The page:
In 1913...comedian/actor Danny Kaye was born David Daniel Kaminski in Brooklyn.
While most of his impact was on the big screen, he had his own radio show in the 1940’s, and his own TV show in the 60’s. Surprisingly, he has only two appearances listed for the Ed Sullivan Show. As a partner in Kaye/Smith Broadcasting he was a co-owner of KJR AM/FM in Seattle & KJRB, Spokane.
He died Mar 3, 1987 at age 74 after a heart attack.
In 1914...announcer/actor Rod O’Connor was born in Houston.
In Chicago he became announcer for both Don McNeill‘s Breakfast Club and The First Nighter Program. While serving in WWII he met comedian Red Skelton, who offered O’Connor an announcing gig on his Raleigh Cigarette Program in 1945. He stayed on when Skelton went to television. O’Connor also worked with some of the biggest names in radio including Art Linkletter, Dennis Day, Rudy Vallée and Danny Thomas.
He died June 5 1964 at age 50 after losing a battle with cancer.
In 1929...Walter Winchell, the "New York Daily Mirror" columnist, began on Radio. He began his career in journalism by posting notes about his acting troupe on backstage bulletin boards. Joining the Vaudeville News in 1920, Winchell left the paper for the Evening Graphic in 1924, and in turn was hired on June 10, 1929 by the New York Daily Mirror where he finally became the author of what would be the first syndicated gossip column, entitled On-Broadway.
He made his radio debut over WABC in New York, then a CBS affiliate, on May 12, 1930.
His newspaper column was syndicated in over 2,000 newspapers worldwide, and he was read by 50 million people a day from the 1920s until the early 1960s. His Sunday-night radio broadcast was heard by another 20 million people from 1930 to the late 1950s.
In 1948..."The Original Amateur Hour," hosted by Ted Mack, a spinoff of Major Bowes' popular radio series, debuted on the Dumont Television Network. Mack had been Bowes' field assistant who scouted and auditioned talent for the program. During its 22-year run, the TV series aired on all four networks and introduced acts such as Teresa Brewer, Pat Boone, Ann-Margret, and Irene Cara.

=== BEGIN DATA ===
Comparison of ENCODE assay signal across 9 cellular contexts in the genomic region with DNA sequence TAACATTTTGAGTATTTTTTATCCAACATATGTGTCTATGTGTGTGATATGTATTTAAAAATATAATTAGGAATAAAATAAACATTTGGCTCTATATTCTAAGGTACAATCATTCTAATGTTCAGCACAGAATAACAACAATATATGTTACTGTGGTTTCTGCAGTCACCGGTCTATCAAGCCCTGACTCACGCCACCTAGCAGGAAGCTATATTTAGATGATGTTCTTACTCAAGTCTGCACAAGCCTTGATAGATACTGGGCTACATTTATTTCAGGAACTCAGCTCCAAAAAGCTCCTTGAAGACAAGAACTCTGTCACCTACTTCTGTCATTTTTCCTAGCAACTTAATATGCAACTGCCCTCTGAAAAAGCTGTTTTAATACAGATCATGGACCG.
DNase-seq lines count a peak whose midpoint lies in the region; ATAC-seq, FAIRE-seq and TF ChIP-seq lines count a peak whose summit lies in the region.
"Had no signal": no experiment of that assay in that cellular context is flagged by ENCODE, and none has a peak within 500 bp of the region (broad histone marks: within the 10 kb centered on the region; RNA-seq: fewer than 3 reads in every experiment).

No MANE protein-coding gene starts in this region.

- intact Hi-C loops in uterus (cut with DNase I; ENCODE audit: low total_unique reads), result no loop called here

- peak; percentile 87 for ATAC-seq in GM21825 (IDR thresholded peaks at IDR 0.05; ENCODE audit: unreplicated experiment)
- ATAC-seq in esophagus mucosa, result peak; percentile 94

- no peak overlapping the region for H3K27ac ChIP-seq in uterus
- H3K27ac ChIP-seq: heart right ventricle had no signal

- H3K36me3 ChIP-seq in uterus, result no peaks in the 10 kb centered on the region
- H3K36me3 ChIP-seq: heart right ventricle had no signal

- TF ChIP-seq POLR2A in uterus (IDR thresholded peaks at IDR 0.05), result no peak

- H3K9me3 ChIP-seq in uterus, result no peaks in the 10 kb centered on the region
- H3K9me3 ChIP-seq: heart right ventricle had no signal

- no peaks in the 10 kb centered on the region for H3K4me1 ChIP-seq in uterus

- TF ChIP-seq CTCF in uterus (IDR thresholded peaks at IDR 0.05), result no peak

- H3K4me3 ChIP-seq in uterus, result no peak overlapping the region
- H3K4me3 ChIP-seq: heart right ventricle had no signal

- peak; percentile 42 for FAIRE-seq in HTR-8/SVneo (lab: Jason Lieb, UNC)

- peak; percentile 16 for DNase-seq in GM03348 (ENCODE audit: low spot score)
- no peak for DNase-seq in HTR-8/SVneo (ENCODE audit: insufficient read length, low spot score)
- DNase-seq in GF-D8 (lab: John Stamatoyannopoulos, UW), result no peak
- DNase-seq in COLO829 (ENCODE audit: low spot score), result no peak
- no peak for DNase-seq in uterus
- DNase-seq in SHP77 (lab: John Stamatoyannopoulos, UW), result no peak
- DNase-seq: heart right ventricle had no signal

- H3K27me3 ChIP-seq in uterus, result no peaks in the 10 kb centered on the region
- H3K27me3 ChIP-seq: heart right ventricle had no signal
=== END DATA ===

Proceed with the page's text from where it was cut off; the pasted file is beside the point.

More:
Billboard Hot 100 chart for the first time.
The band's breakthrough, and ultimately, pop culture-redefining, first U.S smash, "I Want to Hold Your Hand," entered the Billboard Hot 100 at No. 45.
The issue was dated Jan. 18, 1964.
The following week, the song rocketed to No. 3. It became the Beatles' first of 20 No. 1s the following week (Feb. 1, 1964).
The Beatles' 20 toppers remain the most by any artist in the Hot 100's history. When Billboard ranked the top acts of the chart's first 55 years this past August, the Beatles ranked at No. 1.
In 1971...Canadian AM radio stations were required for the first time to play 30% Canadian music content. Many stations such as CKLG and CKVN in Vancouver ran marathon Beatles or “rock music” specials over the previous weekend before the rules came into effect. CanCon – a contraction of the words Canadian content – requiring that, from 6 a.m. to Midnight, 30% of all music aired on Canadian radio must be by Canadian artists. As originally prescribed, the recorded performances count as Canadian if two of the following four characteristics are met: *Music composed entirely by a Canadian, *Artist is Canadian, *Produced in Canada, *Lyrics written entirely by a Canadian.
In 1983...First GUI/mouse computer, the Apple Lisa, was unveiled.
In 1985...Cleveland, Ohio was chosen to be the site of the permanent home of the Rock and Roll Hall of Fame.
In 2004...Harry Fleetwood died. He was a commentator on WNBC-AM's "Music Through the Night" in 1954. In 1975 he left that station and went to WNCN where he hosted classical music.
In 2011…The U.S. Federal Communications Commission (FCC) approved a $28 billion merger of Comcast and NBC Universal.